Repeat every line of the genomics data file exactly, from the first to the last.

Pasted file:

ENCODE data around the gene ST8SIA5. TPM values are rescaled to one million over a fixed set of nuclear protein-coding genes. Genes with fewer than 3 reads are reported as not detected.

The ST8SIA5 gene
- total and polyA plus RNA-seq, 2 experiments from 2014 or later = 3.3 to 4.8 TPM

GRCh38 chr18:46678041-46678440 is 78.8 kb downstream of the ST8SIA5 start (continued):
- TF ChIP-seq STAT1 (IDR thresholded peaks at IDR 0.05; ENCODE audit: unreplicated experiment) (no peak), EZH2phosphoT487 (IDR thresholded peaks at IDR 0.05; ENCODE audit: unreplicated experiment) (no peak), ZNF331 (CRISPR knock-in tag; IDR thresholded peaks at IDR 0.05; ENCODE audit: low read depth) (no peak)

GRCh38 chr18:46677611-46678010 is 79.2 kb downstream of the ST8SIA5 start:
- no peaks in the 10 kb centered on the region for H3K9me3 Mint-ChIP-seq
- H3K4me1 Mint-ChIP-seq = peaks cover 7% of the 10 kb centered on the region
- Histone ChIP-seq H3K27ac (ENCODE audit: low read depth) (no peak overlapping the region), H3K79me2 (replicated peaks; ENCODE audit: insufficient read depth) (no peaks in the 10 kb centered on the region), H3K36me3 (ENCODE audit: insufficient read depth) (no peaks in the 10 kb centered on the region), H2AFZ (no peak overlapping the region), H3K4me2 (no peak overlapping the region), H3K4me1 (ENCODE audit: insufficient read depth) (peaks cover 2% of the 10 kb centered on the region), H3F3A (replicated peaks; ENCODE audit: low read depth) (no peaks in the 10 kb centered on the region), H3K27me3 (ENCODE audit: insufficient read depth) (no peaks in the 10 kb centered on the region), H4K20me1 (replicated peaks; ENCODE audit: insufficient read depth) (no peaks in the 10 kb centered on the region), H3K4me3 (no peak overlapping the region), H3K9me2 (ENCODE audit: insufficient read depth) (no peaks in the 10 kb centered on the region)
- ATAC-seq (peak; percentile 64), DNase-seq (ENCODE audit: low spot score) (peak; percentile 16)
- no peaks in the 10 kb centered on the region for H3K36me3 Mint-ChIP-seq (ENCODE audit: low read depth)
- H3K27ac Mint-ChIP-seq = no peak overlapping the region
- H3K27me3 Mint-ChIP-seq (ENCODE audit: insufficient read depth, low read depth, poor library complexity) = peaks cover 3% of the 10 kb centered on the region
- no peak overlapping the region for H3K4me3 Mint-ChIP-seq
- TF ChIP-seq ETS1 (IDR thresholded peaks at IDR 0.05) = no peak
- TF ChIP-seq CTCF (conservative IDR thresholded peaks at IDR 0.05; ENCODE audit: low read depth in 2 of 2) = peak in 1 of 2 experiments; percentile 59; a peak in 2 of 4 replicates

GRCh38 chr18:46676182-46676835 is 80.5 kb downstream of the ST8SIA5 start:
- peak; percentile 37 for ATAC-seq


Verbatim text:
ENCODE data around the gene ST8SIA5. TPM values are rescaled to one million over a fixed set of nuclear protein-coding genes. Genes with fewer than 3 reads are reported as not detected.

The ST8SIA5 gene
- total and polyA plus RNA-seq, 2 experiments from 2014 or later = 3.3 to 4.8 TPM

GRCh38 chr18:46678041-46678440 is 78.8 kb downstream of the ST8SIA5 start (continued):
- TF ChIP-seq STAT1 (IDR thresholded peaks at IDR 0.05; ENCODE audit: unreplicated experiment) (no peak), EZH2phosphoT487 (IDR thresholded peaks at IDR 0.05; ENCODE audit: unreplicated experiment) (no peak), ZNF331 (CRISPR knock-in tag; IDR thresholded peaks at IDR 0.05; ENCODE audit: low read depth) (no peak)

GRCh38 chr18:46677611-46678010 is 79.2 kb downstream of the ST8SIA5 start:
- no peaks in the 10 kb centered on the region for H3K9me3 Mint-ChIP-seq
- H3K4me1 Mint-ChIP-seq = peaks cover 7% of the 10 kb centered on the region
- Histone ChIP-seq H3K27ac (ENCODE audit: low read depth) (no peak overlapping the region), H3K79me2 (replicated peaks; ENCODE audit: insufficient read depth) (no peaks in the 10 kb centered on the region), H3K36me3 (ENCODE audit: insufficient read depth) (no peaks in the 10 kb centered on the region), H2AFZ (no peak overlapping the region), H3K4me2 (no peak overlapping the region), H3K4me1 (ENCODE audit: insufficient read depth) (peaks cover 2% of the 10 kb centered on the region), H3F3A (replicated peaks; ENCODE audit: low read depth) (no peaks in the 10 kb centered on the region), H3K27me3 (ENCODE audit: insufficient read depth) (no peaks in the 10 kb centered on the region), H4K20me1 (replicated peaks; ENCODE audit: insufficient read depth) (no peaks in the 10 kb centered on the region), H3K4me3 (no peak overlapping the region), H3K9me2 (ENCODE audit: insufficient read depth) (no peaks in the 10 kb centered on the region)
- ATAC-seq (peak; percentile 64), DNase-seq (ENCODE audit: low spot score) (peak; percentile 16)
- no peaks in the 10 kb centered on the region for H3K36me3 Mint-ChIP-seq (ENCODE audit: low read depth)
- H3K27ac Mint-ChIP-seq = no peak overlapping the region
- H3K27me3 Mint-ChIP-seq (ENCODE audit: insufficient read depth, low read depth, poor library complexity) = peaks cover 3% of the 10 kb centered on the region
- no peak overlapping the region for H3K4me3 Mint-ChIP-seq
- TF ChIP-seq ETS1 (IDR thresholded peaks at IDR 0.05) = no peak
- TF ChIP-seq CTCF (conservative IDR thresholded peaks at IDR 0.05; ENCODE audit: low read depth in 2 of 2) = peak in 1 of 2 experiments; percentile 59; a peak in 2 of 4 replicates

GRCh38 chr18:46676182-46676835 is 80.5 kb downstream of the ST8SIA5 start:
- peak; percentile 37 for ATAC-seq